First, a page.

Do you prefer Americano or latte? Lobsang Tenzin quickly picks up the large porcelain mug, and the coffee machine churns to pour out our lattes. The temperature outside Café Suburb has dipped to 2 degrees Celsius after a heavy downpour.
“I would have preferred butter tea, "local chai", you know? This traditional Monpa tea made out of churpi (yak cheese) warms you in this chill,” smiles Tenzin. But not all tourists prefer the sharp smelling protein rich beverage. Instead coffee is quickly becoming the flavour of the picturesque small district in western Arunachal Pradesh, Tawang.
Called the land of Monpas or Mon tribe bordering Bhutan in the west and China in the north, the border town of Tawang is now emerging as a major tourist destination of Northeast India. With it the Monpas fear a cultural erosion of their food habits and living.
“Drinking coffee is not our tradition,” Tenzin’s father turns from the billing counter and adds to our conversation. “We are adapting to packaged milk and Amul cheese slowly.” The Monpa cuisines are inherently dependent on yak products but with decrease in yak produces and more inflow of tin/packaged products with a simultaneous need to meet the tourists’ needs, the recent additions to the Monpa diet are striking.
The tradition of Monastic education is also fading away slowly. [Credit: Reuters photo]
According to the livestock census of 2012, the yak population in India is estimated at 76,237, of which 14,000 are found in West Kameng and Tawang districts. “Yak husbandry has to be preserved as it’s the only source of income for many Monpa nomads hailing from Pangchen Valley in Zimithang and Lumpo circle of the district.”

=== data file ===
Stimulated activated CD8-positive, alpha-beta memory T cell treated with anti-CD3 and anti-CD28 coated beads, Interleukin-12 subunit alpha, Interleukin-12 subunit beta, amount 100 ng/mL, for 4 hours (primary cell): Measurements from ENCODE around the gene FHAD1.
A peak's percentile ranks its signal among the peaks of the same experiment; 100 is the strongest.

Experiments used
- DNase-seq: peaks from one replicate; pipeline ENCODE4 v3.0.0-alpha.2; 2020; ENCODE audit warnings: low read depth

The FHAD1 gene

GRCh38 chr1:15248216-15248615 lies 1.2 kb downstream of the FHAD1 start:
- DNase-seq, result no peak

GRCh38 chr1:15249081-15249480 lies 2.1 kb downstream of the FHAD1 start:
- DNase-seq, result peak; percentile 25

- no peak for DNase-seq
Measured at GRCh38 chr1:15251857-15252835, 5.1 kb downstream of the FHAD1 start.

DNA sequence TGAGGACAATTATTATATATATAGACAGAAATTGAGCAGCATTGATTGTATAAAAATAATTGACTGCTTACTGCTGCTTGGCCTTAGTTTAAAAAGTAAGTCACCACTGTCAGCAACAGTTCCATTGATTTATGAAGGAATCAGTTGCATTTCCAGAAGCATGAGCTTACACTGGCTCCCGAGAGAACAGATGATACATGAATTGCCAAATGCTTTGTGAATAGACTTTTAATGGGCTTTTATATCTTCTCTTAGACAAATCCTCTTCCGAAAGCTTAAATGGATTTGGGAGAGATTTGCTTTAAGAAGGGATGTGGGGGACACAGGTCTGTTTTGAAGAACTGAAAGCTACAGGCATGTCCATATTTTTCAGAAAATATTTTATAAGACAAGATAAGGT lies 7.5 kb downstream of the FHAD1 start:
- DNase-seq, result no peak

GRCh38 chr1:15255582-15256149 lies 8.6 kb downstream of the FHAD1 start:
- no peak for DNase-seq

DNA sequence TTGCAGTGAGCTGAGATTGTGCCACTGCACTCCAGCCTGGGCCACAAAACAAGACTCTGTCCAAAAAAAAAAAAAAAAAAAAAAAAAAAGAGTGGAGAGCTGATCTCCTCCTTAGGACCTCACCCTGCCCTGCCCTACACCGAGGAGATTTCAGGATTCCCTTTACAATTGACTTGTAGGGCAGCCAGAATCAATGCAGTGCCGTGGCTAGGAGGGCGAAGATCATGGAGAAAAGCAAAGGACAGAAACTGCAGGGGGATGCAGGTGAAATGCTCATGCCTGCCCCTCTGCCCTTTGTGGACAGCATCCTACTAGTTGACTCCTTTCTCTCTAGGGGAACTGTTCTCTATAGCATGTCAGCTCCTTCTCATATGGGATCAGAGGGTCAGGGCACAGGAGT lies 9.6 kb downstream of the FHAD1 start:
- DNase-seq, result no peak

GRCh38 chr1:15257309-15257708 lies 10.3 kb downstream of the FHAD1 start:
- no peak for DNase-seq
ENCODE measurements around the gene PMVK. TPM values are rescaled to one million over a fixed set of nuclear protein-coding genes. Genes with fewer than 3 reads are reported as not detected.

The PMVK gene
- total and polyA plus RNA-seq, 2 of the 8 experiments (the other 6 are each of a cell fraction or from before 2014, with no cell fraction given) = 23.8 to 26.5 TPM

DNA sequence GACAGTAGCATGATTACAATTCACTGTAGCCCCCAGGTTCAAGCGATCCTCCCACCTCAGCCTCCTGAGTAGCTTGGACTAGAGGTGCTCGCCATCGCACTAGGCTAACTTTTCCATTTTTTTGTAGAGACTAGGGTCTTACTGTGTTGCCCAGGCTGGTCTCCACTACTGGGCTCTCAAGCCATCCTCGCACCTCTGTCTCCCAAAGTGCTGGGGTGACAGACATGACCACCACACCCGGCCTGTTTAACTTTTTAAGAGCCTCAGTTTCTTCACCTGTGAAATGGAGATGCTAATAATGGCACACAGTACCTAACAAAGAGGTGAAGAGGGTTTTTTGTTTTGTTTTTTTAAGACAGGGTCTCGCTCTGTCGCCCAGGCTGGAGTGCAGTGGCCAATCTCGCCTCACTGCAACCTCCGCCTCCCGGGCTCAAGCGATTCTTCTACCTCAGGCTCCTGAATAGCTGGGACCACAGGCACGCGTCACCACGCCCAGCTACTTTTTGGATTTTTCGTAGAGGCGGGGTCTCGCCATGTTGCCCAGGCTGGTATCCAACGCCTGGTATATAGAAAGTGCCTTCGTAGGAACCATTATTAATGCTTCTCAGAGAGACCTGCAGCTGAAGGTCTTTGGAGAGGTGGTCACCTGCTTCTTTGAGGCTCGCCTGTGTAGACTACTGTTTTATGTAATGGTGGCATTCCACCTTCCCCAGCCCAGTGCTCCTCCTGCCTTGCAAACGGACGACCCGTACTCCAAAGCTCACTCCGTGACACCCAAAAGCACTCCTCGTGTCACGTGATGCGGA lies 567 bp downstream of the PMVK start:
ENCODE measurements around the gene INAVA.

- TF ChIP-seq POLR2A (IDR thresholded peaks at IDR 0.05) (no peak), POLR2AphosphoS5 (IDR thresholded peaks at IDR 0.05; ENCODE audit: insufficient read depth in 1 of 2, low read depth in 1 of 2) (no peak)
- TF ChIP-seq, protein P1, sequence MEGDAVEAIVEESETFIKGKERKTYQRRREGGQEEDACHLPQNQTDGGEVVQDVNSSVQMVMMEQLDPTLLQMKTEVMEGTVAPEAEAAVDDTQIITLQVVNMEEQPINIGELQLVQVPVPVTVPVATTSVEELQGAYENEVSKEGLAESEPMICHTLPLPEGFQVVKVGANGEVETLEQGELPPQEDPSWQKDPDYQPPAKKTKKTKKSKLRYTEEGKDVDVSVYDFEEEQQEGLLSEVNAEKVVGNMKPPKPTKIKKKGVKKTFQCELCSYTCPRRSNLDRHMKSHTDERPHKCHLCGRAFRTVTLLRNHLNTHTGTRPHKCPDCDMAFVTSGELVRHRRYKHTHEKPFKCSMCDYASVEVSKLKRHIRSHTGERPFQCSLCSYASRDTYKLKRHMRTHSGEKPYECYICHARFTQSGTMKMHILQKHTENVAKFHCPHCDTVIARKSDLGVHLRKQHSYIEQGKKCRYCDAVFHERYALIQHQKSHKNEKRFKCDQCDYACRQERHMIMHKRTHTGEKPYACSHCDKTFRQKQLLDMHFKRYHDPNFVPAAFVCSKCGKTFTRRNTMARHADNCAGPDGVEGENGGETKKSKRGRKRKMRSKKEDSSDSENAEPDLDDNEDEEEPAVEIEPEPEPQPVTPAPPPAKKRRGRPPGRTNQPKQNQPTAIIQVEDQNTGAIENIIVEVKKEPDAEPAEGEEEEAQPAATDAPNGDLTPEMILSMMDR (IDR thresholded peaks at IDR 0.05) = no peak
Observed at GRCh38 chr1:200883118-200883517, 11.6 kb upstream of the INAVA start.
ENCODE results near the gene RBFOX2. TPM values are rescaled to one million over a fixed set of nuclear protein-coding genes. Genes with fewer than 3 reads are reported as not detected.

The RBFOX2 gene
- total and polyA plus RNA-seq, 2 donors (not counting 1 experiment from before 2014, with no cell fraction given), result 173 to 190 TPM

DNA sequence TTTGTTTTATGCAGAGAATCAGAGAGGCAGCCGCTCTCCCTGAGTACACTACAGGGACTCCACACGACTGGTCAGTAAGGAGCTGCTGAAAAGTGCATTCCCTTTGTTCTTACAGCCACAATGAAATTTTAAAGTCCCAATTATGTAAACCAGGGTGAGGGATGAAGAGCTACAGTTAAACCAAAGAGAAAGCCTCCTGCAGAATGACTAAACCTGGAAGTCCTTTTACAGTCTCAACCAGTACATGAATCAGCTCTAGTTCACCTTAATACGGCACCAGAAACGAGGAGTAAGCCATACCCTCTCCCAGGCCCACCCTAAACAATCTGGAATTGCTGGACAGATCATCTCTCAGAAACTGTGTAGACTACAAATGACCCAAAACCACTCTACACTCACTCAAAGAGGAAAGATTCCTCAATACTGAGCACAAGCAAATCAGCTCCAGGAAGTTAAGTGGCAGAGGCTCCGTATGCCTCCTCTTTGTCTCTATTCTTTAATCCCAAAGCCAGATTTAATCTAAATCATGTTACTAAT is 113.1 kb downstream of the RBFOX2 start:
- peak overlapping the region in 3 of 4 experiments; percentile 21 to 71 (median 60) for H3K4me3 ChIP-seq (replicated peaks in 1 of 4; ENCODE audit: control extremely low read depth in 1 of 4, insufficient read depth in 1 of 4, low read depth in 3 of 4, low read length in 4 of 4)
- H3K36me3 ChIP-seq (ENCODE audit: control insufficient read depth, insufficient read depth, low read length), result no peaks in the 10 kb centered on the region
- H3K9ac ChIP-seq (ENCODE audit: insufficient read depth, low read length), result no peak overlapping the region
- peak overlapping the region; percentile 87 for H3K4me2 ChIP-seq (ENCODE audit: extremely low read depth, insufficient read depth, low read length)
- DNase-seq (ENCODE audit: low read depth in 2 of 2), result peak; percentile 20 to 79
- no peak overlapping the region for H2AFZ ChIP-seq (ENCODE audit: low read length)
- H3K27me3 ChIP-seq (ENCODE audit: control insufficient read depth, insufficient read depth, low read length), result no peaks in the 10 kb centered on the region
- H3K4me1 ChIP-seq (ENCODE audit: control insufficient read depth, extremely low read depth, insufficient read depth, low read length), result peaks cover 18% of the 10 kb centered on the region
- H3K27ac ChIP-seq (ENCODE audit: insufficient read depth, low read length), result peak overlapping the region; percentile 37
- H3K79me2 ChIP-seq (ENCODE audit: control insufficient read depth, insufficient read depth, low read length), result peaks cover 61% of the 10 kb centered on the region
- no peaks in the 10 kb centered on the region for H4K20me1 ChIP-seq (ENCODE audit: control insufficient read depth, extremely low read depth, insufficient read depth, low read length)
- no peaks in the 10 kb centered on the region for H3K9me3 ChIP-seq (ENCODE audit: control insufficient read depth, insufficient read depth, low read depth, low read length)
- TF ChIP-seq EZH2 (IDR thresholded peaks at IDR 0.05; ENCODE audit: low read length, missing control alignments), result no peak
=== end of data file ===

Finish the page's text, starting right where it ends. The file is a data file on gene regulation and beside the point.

Lham Tsering, the owner of Snow Hill, one of the authentic Monpa serving food restaurants in the Nehru Market of Tawang, credits the decrease in Arunachali yak products to two reasons: the huge tourist inflow and animal herders opting out of yak husbandry. The temperature increase has led to change in alpine pasturelands which serve as fodder to the Arunachali yaks. Yaks are migrating to higher altitudes thereby making it difficult for the herders to traverse and trace yaks in the high altitude terrain.
In addition, tourism has become one of the sought after profession of the Monpa youths of Tawang. Most of the Monpa youths are educated in the metro cities of Bangalore, Pune, or Delhi, and after completing their higher education many return to Tawang with a plan to start their own business/restaurants.
The 17th century Tawang Buddhist monastery. [Credit: Reuters photo]
The tradition of Monastic education is also fading away slowly. Many Monpas leave their monastic life mid-way to become an entrepreneur and the monastic education helps them to grow better. “I liked hanging out at Café High Spirits of Pune during my college days,” says Tenzin, an engineer-turned-café owner. Café Suburb is not the High Spirits in Pune, but it surely has the high-spirited American pop music and cappuccinos to compliment.